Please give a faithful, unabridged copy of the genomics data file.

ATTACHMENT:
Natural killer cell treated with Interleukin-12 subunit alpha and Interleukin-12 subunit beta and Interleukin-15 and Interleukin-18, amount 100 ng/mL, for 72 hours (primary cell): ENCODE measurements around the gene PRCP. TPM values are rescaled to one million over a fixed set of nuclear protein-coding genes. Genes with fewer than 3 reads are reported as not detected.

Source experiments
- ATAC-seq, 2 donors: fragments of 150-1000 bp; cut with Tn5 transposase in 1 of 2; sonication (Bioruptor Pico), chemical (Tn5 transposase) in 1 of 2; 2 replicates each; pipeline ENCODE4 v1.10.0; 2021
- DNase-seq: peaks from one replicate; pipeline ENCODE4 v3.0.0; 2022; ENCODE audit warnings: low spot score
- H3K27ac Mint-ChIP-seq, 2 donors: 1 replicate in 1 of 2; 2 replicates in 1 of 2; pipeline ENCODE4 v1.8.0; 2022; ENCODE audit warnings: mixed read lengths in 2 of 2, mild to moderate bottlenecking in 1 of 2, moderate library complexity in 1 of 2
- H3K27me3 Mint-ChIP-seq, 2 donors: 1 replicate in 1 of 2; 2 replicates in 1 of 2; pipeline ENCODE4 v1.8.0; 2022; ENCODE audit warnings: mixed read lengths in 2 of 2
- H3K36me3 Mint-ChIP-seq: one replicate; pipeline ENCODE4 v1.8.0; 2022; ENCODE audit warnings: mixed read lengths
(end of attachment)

Natural killer cell treated with Interleukin-12 subunit alpha and Interleukin-12 subunit beta and Interleukin-15 and Interleukin-18, amount 100 ng/mL, for 72 hours (primary cell): ENCODE measurements around the gene PRCP. TPM values are rescaled to one million over a fixed set of nuclear protein-coding genes. Genes with fewer than 3 reads are reported as not detected.

Source experiments
- ATAC-seq, 2 donors: fragments of 150-1000 bp; cut with Tn5 transposase in 1 of 2; sonication (Bioruptor Pico), chemical (Tn5 transposase) in 1 of 2; 2 replicates each; pipeline ENCODE4 v1.10.0; 2021
- DNase-seq: peaks from one replicate; pipeline ENCODE4 v3.0.0; 2022; ENCODE audit warnings: low spot score
- H3K27ac Mint-ChIP-seq, 2 donors: 1 replicate in 1 of 2; 2 replicates in 1 of 2; pipeline ENCODE4 v1.8.0; 2022; ENCODE audit warnings: mixed read lengths in 2 of 2, mild to moderate bottlenecking in 1 of 2, moderate library complexity in 1 of 2
- H3K27me3 Mint-ChIP-seq, 2 donors: 1 replicate in 1 of 2; 2 replicates in 1 of 2; pipeline ENCODE4 v1.8.0; 2022; ENCODE audit warnings: mixed read lengths in 2 of 2
- H3K36me3 Mint-ChIP-seq: one replicate; pipeline ENCODE4 v1.8.0; 2022; ENCODE audit warnings: mixed read lengths